Magazine

Why onions can cause more than tears

Red onion Image copyright Thinkstock

A recent Magazine story paid tribute to the onion - the most widely grown vegetable in the world. Although it's often taken for granted, most people could not live without it. For some, however, it is a menace. Father Gary Donegan from Belfast, was one of a number of people who emailed to explain why.

Onions make me cry but not in the usual manner. I am allergic to them and their related cousins - garlic, leeks and chives. If I eat them I vomit or I get marks like spots or ulcers on my skin.

I was diagnosed in a hospital in Dublin about 20 years ago. Before that, I thought I just didn't like onions and I had naturally reduced the amount I ate - but I didn't realise I was allergic to them.

Where it's really awkward and limiting is when I'm invited to someone's home - it's OK when it's people who know me well, but if I'm eating with people I don't know, they initially think I am very fussy about my food. I often choose not to eat meals or go to dinner parties in other people's homes as it seems to cause such a fuss.

Image copyright Gary Donegan
Image caption Gary Donegan - fed up with onions

In the supermarket I check labels all the time - I rule out more or less all ready-made meals. Most soups and sauces have got onion powder or garlic in them too.

When I go to restaurants, I have to send the food back eight times out of 10 because it has onion in it.

It shocks me that even the most expensive restaurants can't accommodate someone who has an onion allergy.

Their constant cry seems to be, "Our sauces are pre-prepared." It makes me want to say, "At these prices can't you make up a fresh sauce?"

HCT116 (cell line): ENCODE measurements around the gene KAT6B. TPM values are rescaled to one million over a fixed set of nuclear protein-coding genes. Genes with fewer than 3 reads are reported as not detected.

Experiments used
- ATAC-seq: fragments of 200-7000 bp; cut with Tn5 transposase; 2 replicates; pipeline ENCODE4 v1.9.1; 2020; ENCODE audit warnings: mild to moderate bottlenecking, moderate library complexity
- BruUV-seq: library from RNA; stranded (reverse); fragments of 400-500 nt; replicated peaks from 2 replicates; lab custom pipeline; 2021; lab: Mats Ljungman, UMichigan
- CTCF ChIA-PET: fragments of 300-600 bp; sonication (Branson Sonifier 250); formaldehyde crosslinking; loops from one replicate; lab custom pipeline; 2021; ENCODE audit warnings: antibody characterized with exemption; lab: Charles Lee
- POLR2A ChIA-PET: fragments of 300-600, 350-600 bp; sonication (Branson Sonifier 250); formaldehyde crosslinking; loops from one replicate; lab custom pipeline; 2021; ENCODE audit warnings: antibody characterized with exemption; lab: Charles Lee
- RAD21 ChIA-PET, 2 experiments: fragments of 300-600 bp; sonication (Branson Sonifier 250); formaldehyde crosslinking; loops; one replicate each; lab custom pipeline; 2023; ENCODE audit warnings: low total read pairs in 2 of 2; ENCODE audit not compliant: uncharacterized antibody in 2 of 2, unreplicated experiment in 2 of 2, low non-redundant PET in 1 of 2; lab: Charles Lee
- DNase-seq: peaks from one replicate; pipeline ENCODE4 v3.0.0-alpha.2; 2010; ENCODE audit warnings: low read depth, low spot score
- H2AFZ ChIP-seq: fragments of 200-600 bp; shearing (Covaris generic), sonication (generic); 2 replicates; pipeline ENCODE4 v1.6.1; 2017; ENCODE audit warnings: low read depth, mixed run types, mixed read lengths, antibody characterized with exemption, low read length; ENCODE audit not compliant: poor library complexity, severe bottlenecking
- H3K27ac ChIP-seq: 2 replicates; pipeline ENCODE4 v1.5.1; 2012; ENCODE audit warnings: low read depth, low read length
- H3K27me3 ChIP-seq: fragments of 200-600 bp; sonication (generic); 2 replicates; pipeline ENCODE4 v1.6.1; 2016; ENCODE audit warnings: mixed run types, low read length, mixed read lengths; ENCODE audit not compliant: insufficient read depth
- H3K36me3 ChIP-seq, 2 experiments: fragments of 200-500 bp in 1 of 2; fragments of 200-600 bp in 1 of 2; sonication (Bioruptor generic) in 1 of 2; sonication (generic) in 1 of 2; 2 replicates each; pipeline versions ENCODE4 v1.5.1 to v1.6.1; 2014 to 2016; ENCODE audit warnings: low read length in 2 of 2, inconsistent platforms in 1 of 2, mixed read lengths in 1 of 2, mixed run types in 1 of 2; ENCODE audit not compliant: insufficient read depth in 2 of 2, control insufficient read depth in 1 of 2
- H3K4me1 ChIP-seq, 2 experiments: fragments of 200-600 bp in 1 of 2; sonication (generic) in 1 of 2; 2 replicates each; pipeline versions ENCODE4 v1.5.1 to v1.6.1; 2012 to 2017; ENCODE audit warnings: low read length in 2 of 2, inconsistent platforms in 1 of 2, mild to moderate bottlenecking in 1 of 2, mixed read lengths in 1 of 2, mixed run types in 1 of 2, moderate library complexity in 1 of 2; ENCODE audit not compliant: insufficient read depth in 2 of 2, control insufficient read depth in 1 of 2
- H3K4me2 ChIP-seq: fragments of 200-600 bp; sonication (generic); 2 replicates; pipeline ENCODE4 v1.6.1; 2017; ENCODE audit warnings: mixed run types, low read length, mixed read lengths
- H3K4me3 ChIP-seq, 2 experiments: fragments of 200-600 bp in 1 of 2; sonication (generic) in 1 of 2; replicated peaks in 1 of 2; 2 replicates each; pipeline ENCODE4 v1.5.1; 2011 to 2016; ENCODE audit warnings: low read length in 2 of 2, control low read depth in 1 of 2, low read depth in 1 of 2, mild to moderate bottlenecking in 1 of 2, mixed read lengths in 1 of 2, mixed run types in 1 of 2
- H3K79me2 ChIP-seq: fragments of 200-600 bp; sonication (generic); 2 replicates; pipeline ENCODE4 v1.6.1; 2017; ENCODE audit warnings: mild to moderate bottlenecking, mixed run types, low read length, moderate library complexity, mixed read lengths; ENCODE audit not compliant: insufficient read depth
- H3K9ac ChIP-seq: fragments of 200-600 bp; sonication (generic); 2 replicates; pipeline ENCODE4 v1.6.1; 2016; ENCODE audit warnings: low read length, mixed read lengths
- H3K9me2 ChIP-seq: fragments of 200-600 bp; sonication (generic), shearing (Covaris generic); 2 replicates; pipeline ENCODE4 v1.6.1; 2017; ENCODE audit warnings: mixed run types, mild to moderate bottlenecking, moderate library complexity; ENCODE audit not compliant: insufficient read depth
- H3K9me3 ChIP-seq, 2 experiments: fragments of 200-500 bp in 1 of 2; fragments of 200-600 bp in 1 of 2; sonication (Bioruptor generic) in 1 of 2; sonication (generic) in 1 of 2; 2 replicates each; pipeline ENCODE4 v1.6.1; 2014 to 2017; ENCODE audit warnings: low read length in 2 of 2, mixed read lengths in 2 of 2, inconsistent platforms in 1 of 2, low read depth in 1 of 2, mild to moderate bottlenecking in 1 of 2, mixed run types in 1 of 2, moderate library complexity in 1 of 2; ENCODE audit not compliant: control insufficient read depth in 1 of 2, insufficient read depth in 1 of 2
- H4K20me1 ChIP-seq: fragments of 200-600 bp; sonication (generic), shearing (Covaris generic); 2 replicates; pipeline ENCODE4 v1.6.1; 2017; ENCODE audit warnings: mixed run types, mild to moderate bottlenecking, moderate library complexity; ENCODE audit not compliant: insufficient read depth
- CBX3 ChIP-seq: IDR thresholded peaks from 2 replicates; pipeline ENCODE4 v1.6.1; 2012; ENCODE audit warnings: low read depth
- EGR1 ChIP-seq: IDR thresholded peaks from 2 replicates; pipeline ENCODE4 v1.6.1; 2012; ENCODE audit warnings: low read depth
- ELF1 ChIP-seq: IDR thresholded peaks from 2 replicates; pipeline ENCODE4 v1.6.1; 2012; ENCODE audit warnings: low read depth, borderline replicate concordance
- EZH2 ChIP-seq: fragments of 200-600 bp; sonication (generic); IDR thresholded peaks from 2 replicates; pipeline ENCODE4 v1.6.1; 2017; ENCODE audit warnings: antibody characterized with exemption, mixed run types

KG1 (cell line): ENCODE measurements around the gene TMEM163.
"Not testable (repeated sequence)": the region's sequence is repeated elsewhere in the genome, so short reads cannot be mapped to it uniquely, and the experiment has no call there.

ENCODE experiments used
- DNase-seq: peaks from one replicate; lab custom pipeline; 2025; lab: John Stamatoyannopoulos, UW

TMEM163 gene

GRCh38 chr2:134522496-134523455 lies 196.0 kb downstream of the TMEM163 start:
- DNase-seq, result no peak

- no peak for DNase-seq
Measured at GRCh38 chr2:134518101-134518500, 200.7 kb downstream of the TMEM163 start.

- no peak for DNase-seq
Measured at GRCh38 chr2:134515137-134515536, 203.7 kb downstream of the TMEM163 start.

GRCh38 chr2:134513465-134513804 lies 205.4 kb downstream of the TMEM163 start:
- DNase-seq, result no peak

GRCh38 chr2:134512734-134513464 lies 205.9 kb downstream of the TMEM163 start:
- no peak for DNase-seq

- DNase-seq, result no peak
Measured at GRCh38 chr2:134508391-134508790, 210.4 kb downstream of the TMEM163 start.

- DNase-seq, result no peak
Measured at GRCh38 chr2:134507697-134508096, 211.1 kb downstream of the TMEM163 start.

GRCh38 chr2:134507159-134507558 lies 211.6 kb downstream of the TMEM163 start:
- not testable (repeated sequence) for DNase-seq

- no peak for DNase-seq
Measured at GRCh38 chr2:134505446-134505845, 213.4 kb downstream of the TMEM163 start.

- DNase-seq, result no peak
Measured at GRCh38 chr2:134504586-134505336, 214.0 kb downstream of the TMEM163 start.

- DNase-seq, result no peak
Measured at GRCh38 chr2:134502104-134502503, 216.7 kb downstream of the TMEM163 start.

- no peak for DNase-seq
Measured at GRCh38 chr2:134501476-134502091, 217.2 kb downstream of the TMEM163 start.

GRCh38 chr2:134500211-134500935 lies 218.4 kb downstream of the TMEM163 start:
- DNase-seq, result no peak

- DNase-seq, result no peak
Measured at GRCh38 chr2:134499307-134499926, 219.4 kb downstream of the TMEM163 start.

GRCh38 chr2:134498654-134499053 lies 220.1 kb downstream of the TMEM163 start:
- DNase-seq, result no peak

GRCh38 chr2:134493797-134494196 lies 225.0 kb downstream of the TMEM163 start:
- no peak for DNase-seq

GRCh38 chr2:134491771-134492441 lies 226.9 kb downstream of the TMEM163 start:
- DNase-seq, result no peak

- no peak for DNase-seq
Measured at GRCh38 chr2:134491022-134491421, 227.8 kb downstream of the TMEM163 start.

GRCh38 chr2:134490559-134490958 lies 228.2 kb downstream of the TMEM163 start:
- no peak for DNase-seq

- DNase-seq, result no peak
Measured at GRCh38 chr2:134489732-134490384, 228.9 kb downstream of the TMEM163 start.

I feel like Sherlock Holmes trying to deduce what's really in the food on my plate - I might order chicken wings and find they're covered in chives - nowhere on the menu does it say "Chicken wings liberally sprinkled with chives," so I'll be picking every single chive off them.

Image copyright Thinkstock

I found myself getting ulcers on my legs one time, and it turned out that I had eaten a burger that had onion minced through it - it wasn't something that had been added on top, the onion was built into it.

I recently went to a five-star restaurant which had an award-winning chef. I explained the situation and the waiter said I could have none of the starters so they made me something else - a bit of crab - it was nice but simple.

For the main course, the signature dish was made up of four items, a quartet of meats - pork belly, cheek, loin and I can't remember what the other one was, but there was onion in it.

When my meal came out, even though it was an expensive dish and I had to pay a supplement for it, there were just three pieces of meat. They didn't say, "We'll put in an extra piece of cheek or something to make up for it," they just left it off so I was paying a supplement for something that wasn't fully there. In a sense I was doubly punished.

And when it came to the dessert, I said to the waiter jokingly, "Are you sure there's not going to be any onion in it?" He was quite witty and came out and put a shallot down in front of me.


More from the Magazine

Image copyright Thinkstock

In our original story about onions, Marek Pruszewicz reported that they are eaten and grown all over the world. China and India grow nearly half of the world's annual production of more than 70 million tonnes. But the top onion-eating nation, measured by the quantity of onions eaten per head of population, is Libya, where - according to the UN - in 2011 each person ate, on average, 33.6kg (or roughly one onion per day).


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